We went to the riverbed one Monday afternoon, handed out food hampers, met with people in their make-shift shelters, and prayed for whatever needs arose as a result.



Afterwards, we visited several single mothers who are part of Kathmandu Vineyard. Single mothers are often heavily stigmatized in Nepali culture, not to mention impoverished, so it’s entirely fitting for the church to make a bee-line for them and surround them with compassion and support. The Vineyard has provided seed money to many of these women so that they can start small businesses (managing a little snack or vegetable cart, for example) with a view to becoming self-sufficient.

We visited one woman (Sushila Didi, a leader in Kathmandu Vineyard who was in our School of Justice two years ago) in her home. She lives in tiny quarters with her children, three floors up in a precarious building that is especially so after the earthquake. As we prayed for her, she felt the tangible warmth of God’s presence on her head. Afterwards, she brought out Sprite and snacks that she had especially bought to share with us.


Precarious housing

During our time in Kathmandu, we also visited two men who were sick: one in hospital and one resting at home. Though the latter is a believer, he’s not part of the Vineyard. Both men are friends of leaders from the Vineyard, which is why we visited them. It was yet another great example of how the people in the Vineyard care for those outside their own walls and circles.



View from Kotgaon guest house

Raju and Amit

Kotgaon is a 200-year old village, about an hour’s drive from Kathmandu, and situated in the hills above the Kathmandu Valley. Two years ago, our Nepali School of Justice went to Kotgaon and prayed for a man, Raju, who hadn’t left his bed in weeks due to depression and physical ailments. That evening as we prayed, we saw Raju walk to the other side of his home and by the end of our time in Nepal, he was sitting in Kathmandu Vineyard during a combined service.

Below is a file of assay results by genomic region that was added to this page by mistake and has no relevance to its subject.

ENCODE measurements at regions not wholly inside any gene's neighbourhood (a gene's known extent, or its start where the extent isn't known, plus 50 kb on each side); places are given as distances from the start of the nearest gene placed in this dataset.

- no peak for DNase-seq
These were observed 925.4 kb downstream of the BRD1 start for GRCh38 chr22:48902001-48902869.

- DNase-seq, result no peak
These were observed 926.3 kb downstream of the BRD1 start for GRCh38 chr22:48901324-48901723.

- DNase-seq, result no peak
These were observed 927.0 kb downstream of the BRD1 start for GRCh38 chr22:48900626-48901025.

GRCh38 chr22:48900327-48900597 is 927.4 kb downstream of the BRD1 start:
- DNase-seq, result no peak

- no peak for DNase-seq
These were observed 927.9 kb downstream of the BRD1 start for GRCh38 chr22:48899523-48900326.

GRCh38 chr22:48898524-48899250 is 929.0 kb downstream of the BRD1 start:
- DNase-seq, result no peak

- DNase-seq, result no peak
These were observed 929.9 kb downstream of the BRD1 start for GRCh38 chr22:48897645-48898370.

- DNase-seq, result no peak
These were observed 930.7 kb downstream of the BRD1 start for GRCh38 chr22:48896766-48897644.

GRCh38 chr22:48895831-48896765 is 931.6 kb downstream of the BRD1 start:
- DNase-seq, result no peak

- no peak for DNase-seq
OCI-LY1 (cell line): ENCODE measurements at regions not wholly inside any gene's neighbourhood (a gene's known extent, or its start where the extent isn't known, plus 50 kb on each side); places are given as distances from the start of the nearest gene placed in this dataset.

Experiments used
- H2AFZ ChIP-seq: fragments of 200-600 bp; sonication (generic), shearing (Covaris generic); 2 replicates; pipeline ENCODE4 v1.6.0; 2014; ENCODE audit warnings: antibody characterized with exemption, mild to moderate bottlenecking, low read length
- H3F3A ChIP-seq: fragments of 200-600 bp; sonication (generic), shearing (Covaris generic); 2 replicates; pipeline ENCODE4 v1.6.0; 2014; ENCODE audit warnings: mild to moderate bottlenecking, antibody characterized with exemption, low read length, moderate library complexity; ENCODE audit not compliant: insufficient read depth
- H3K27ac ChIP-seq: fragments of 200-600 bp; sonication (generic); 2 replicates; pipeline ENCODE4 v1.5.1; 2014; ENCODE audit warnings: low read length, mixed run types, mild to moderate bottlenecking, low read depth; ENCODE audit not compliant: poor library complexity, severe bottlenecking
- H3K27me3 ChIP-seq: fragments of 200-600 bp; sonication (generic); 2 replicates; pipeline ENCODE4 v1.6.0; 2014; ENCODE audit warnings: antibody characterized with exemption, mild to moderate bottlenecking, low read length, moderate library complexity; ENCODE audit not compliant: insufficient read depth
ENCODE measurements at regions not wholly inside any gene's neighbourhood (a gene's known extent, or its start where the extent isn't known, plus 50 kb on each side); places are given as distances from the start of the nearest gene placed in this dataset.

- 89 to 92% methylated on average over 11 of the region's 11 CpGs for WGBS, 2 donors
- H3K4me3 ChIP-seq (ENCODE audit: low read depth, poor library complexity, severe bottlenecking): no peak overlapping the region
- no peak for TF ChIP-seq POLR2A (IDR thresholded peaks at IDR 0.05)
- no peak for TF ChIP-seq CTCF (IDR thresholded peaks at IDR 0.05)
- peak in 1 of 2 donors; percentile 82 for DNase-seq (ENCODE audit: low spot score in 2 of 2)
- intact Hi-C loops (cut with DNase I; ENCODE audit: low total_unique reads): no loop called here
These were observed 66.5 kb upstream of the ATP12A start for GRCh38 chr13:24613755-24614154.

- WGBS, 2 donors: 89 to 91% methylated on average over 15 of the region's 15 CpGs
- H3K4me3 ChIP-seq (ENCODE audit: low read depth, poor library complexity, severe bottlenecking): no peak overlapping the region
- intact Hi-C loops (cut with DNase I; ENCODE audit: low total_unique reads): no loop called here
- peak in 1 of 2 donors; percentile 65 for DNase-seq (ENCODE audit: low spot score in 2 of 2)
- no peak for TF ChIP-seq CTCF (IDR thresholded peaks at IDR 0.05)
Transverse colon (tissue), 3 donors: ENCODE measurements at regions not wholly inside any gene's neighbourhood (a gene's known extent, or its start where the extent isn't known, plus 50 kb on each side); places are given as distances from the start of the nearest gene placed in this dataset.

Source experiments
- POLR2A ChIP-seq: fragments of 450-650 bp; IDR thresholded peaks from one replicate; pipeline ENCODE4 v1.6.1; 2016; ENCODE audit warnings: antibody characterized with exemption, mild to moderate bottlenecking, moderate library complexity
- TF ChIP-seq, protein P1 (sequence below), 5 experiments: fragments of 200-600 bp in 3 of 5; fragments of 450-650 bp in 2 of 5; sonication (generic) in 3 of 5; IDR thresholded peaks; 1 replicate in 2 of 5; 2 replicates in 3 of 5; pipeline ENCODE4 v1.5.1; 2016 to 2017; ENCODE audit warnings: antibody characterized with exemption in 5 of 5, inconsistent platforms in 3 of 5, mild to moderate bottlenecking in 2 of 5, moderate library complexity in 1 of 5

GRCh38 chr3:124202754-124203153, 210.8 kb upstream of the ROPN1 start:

I have often thought of Raju and the experience as it was a profound window into the compassion and power of God. As our team drove towards Kotgaon this time, I asked about Raju and was told that he was doing well. Even more exciting, we were going to visit him.

Raju’s family home was entirely destroyed by the earthquake. His new home is replete with light and colour, as is his countenance, which is a stark contrast to the way he appeared that evening when we first met him two years ago. We sat and talked with him and his father, Amit, who loves praying for healing and has acquired quite a reputation in the village. Hindu neighbours bring him their sick animals (goats etc.) and as Amit lays hands on them and prays, they get healed! We prayed for and blessed his passion for healing and he had a tangible sense of God’s presence touching his body. A few of us received prayer from Amit and Raju afterwards. Interestingly, just as with the Kathmandu Vineyard prayer meeting, every time we started to pray, it began to rain! By the third or fourth time, we felt delighted at the realization that the natural was somehow speaking of the invisible.


Outside Raju and Amit’s new home